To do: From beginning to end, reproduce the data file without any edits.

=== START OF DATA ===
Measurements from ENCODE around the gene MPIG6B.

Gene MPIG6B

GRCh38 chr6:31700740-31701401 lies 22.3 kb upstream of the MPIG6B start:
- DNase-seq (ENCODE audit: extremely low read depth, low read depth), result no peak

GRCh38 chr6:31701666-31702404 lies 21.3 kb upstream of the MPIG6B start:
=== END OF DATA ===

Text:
Measurements from ENCODE around the gene MPIG6B.

Gene MPIG6B

GRCh38 chr6:31700740-31701401 lies 22.3 kb upstream of the MPIG6B start:
- DNase-seq (ENCODE audit: extremely low read depth, low read depth), result no peak

GRCh38 chr6:31701666-31702404 lies 21.3 kb upstream of the MPIG6B start: